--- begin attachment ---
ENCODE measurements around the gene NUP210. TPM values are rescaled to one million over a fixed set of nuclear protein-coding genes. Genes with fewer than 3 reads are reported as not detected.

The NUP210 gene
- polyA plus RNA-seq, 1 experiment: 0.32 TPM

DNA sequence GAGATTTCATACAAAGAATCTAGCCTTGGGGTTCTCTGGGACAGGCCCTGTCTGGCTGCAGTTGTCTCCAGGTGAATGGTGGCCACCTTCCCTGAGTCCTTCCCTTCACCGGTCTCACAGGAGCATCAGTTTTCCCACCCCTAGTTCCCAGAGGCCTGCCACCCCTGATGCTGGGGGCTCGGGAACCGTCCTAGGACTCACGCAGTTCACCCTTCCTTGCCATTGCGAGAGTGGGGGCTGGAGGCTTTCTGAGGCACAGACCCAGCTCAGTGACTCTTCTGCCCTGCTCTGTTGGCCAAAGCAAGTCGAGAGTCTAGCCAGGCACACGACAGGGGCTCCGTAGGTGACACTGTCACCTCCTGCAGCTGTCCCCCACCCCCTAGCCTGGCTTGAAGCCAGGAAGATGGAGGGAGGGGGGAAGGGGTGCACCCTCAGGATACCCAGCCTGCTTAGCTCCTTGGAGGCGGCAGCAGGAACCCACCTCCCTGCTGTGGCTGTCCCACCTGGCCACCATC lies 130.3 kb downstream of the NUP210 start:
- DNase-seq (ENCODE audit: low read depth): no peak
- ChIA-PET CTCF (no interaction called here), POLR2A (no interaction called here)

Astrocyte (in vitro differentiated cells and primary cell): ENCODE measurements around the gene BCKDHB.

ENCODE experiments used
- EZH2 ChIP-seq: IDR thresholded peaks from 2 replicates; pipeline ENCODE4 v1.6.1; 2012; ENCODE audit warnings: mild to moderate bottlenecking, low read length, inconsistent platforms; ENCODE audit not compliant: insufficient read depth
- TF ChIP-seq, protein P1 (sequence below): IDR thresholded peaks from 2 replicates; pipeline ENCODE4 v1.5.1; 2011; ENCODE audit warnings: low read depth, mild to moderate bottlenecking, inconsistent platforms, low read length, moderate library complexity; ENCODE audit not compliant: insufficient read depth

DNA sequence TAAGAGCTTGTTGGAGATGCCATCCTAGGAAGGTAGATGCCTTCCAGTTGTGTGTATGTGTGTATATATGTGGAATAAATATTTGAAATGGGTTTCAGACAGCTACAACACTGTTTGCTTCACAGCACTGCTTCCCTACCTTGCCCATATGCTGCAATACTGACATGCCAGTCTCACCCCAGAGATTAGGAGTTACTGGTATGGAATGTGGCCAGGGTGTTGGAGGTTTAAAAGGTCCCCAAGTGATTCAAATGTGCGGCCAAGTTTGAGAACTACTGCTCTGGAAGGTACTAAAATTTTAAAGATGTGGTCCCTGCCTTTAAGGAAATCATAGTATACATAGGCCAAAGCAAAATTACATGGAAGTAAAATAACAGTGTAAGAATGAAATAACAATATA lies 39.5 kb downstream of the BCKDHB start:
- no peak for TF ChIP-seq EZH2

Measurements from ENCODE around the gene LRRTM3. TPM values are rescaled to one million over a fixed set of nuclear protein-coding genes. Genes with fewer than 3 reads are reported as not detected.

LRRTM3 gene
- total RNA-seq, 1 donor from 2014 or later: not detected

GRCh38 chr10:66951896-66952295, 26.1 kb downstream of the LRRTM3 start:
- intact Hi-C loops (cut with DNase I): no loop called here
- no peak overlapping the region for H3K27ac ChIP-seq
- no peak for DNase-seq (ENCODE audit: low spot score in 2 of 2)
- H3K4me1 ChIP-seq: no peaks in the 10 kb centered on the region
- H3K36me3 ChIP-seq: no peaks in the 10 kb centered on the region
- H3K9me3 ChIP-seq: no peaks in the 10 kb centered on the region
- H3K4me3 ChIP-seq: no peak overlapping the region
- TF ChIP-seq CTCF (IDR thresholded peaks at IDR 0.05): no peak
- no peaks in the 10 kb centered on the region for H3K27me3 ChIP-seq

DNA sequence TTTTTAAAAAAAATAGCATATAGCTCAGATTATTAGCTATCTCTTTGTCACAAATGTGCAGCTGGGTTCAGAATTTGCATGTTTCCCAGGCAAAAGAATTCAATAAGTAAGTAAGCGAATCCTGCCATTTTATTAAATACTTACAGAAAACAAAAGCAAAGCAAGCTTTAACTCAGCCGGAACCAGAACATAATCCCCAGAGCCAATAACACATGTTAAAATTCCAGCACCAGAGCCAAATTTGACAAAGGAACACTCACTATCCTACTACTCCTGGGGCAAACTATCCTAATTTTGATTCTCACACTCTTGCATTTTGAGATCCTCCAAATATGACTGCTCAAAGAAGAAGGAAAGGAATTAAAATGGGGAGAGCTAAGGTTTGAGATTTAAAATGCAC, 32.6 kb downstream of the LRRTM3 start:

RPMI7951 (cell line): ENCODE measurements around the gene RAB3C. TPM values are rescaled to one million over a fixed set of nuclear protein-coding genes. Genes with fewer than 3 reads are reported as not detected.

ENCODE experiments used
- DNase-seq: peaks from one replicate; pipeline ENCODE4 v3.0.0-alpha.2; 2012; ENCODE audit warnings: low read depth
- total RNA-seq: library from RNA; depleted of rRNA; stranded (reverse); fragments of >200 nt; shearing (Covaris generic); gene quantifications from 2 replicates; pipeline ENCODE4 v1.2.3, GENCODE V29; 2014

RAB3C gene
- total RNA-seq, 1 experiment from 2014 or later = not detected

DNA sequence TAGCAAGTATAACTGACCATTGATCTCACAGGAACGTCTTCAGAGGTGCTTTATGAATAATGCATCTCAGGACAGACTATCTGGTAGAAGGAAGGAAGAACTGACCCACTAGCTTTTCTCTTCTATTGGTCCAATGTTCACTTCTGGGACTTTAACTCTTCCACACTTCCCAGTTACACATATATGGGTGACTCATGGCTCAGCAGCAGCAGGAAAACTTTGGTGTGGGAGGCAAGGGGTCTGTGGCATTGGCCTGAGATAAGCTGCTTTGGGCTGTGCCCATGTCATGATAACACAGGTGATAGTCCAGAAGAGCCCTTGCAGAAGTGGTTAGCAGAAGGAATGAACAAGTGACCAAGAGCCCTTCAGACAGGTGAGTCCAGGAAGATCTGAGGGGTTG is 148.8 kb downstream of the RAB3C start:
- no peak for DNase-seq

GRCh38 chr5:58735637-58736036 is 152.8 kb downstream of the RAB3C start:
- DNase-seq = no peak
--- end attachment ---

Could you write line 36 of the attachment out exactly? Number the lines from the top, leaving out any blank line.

- DNase-seq = no peak